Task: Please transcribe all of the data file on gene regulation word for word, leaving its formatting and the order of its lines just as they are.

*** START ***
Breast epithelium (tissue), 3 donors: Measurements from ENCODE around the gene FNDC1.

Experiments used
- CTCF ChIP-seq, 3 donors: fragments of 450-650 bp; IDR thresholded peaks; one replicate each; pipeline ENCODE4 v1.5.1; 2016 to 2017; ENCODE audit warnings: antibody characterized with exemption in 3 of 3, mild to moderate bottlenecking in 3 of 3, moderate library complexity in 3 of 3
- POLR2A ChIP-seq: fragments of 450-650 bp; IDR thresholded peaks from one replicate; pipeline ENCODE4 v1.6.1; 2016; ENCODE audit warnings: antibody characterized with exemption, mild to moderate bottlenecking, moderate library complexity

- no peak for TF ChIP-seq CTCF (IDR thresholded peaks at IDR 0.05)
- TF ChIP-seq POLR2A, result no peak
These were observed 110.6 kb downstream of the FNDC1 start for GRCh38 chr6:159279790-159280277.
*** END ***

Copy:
Breast epithelium (tissue), 3 donors: Measurements from ENCODE around the gene FNDC1.

Experiments used
- CTCF ChIP-seq, 3 donors: fragments of 450-650 bp; IDR thresholded peaks; one replicate each; pipeline ENCODE4 v1.5.1; 2016 to 2017; ENCODE audit warnings: antibody characterized with exemption in 3 of 3, mild to moderate bottlenecking in 3 of 3, moderate library complexity in 3 of 3
- POLR2A ChIP-seq: fragments of 450-650 bp; IDR thresholded peaks from one replicate; pipeline ENCODE4 v1.6.1; 2016; ENCODE audit warnings: antibody characterized with exemption, mild to moderate bottlenecking, moderate library complexity

- no peak for TF ChIP-seq CTCF (IDR thresholded peaks at IDR 0.05)
- TF ChIP-seq POLR2A, result no peak
These were observed 110.6 kb downstream of the FNDC1 start for GRCh38 chr6:159279790-159280277.